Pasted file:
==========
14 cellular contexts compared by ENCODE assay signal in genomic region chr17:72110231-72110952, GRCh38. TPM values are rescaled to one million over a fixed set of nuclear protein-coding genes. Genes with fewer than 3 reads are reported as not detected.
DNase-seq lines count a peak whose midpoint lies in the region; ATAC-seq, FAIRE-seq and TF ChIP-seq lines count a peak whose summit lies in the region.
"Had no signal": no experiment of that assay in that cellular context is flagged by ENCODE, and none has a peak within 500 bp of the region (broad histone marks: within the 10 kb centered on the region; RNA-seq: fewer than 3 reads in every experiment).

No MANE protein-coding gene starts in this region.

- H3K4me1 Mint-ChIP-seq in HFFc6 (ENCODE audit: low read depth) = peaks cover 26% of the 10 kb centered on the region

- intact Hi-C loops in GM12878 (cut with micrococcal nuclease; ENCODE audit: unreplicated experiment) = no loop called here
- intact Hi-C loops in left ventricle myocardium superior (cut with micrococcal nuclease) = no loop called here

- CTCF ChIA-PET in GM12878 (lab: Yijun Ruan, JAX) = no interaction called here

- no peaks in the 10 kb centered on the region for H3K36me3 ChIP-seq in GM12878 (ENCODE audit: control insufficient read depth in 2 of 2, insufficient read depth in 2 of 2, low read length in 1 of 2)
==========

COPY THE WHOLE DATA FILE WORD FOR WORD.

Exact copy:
14 cellular contexts compared by ENCODE assay signal in genomic region chr17:72110231-72110952, GRCh38. TPM values are rescaled to one million over a fixed set of nuclear protein-coding genes. Genes with fewer than 3 reads are reported as not detected.
DNase-seq lines count a peak whose midpoint lies in the region; ATAC-seq, FAIRE-seq and TF ChIP-seq lines count a peak whose summit lies in the region.
"Had no signal": no experiment of that assay in that cellular context is flagged by ENCODE, and none has a peak within 500 bp of the region (broad histone marks: within the 10 kb centered on the region; RNA-seq: fewer than 3 reads in every experiment).

No MANE protein-coding gene starts in this region.

- H3K4me1 Mint-ChIP-seq in HFFc6 (ENCODE audit: low read depth) = peaks cover 26% of the 10 kb centered on the region

- intact Hi-C loops in GM12878 (cut with micrococcal nuclease; ENCODE audit: unreplicated experiment) = no loop called here
- intact Hi-C loops in left ventricle myocardium superior (cut with micrococcal nuclease) = no loop called here

- CTCF ChIA-PET in GM12878 (lab: Yijun Ruan, JAX) = no interaction called here

- no peaks in the 10 kb centered on the region for H3K36me3 ChIP-seq in GM12878 (ENCODE audit: control insufficient read depth in 2 of 2, insufficient read depth in 2 of 2, low read length in 1 of 2)